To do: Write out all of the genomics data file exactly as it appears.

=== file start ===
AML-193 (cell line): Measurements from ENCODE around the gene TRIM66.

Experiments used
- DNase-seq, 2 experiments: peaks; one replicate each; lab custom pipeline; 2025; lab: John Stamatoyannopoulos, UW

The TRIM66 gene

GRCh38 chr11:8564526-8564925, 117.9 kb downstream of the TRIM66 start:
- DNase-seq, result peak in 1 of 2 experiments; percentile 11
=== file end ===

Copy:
AML-193 (cell line): Measurements from ENCODE around the gene TRIM66.

Experiments used
- DNase-seq, 2 experiments: peaks; one replicate each; lab custom pipeline; 2025; lab: John Stamatoyannopoulos, UW

The TRIM66 gene

GRCh38 chr11:8564526-8564925, 117.9 kb downstream of the TRIM66 start:
- DNase-seq, result peak in 1 of 2 experiments; percentile 11